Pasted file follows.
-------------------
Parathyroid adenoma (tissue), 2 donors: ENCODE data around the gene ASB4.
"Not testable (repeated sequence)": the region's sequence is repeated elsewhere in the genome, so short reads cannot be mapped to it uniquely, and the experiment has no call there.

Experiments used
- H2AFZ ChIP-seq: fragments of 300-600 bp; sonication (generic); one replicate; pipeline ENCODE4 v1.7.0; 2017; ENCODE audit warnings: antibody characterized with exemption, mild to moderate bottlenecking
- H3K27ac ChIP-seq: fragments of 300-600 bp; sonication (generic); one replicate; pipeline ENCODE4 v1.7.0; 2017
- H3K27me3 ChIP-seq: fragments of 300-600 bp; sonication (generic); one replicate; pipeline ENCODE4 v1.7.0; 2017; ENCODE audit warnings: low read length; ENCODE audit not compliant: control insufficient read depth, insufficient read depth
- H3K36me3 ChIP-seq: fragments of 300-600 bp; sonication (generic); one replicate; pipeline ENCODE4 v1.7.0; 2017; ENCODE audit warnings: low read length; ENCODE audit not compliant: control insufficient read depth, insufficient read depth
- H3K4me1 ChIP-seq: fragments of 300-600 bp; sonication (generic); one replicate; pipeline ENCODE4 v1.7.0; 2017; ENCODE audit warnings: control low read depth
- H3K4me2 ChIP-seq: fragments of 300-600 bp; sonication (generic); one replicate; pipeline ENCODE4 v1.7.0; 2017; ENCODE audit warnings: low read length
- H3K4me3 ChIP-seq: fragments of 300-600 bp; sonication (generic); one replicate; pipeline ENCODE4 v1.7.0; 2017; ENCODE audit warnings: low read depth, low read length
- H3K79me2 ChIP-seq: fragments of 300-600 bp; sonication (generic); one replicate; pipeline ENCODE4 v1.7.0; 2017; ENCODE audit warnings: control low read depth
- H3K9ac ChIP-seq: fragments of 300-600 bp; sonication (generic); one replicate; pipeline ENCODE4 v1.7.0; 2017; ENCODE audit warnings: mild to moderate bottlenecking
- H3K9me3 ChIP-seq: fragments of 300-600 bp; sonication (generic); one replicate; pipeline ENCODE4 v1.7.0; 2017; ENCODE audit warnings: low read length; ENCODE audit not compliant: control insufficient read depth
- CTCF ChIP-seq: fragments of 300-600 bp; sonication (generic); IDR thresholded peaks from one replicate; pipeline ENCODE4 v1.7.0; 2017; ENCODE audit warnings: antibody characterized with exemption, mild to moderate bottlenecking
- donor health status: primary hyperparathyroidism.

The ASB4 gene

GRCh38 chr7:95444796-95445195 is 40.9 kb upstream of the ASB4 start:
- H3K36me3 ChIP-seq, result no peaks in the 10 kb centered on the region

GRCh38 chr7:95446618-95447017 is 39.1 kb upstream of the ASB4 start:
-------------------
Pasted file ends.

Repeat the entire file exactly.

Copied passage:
Parathyroid adenoma (tissue), 2 donors: ENCODE data around the gene ASB4.
"Not testable (repeated sequence)": the region's sequence is repeated elsewhere in the genome, so short reads cannot be mapped to it uniquely, and the experiment has no call there.

Experiments used
- H2AFZ ChIP-seq: fragments of 300-600 bp; sonication (generic); one replicate; pipeline ENCODE4 v1.7.0; 2017; ENCODE audit warnings: antibody characterized with exemption, mild to moderate bottlenecking
- H3K27ac ChIP-seq: fragments of 300-600 bp; sonication (generic); one replicate; pipeline ENCODE4 v1.7.0; 2017
- H3K27me3 ChIP-seq: fragments of 300-600 bp; sonication (generic); one replicate; pipeline ENCODE4 v1.7.0; 2017; ENCODE audit warnings: low read length; ENCODE audit not compliant: control insufficient read depth, insufficient read depth
- H3K36me3 ChIP-seq: fragments of 300-600 bp; sonication (generic); one replicate; pipeline ENCODE4 v1.7.0; 2017; ENCODE audit warnings: low read length; ENCODE audit not compliant: control insufficient read depth, insufficient read depth
- H3K4me1 ChIP-seq: fragments of 300-600 bp; sonication (generic); one replicate; pipeline ENCODE4 v1.7.0; 2017; ENCODE audit warnings: control low read depth
- H3K4me2 ChIP-seq: fragments of 300-600 bp; sonication (generic); one replicate; pipeline ENCODE4 v1.7.0; 2017; ENCODE audit warnings: low read length
- H3K4me3 ChIP-seq: fragments of 300-600 bp; sonication (generic); one replicate; pipeline ENCODE4 v1.7.0; 2017; ENCODE audit warnings: low read depth, low read length
- H3K79me2 ChIP-seq: fragments of 300-600 bp; sonication (generic); one replicate; pipeline ENCODE4 v1.7.0; 2017; ENCODE audit warnings: control low read depth
- H3K9ac ChIP-seq: fragments of 300-600 bp; sonication (generic); one replicate; pipeline ENCODE4 v1.7.0; 2017; ENCODE audit warnings: mild to moderate bottlenecking
- H3K9me3 ChIP-seq: fragments of 300-600 bp; sonication (generic); one replicate; pipeline ENCODE4 v1.7.0; 2017; ENCODE audit warnings: low read length; ENCODE audit not compliant: control insufficient read depth
- CTCF ChIP-seq: fragments of 300-600 bp; sonication (generic); IDR thresholded peaks from one replicate; pipeline ENCODE4 v1.7.0; 2017; ENCODE audit warnings: antibody characterized with exemption, mild to moderate bottlenecking
- donor health status: primary hyperparathyroidism.

The ASB4 gene

GRCh38 chr7:95444796-95445195 is 40.9 kb upstream of the ASB4 start:
- H3K36me3 ChIP-seq, result no peaks in the 10 kb centered on the region

GRCh38 chr7:95446618-95447017 is 39.1 kb upstream of the ASB4 start: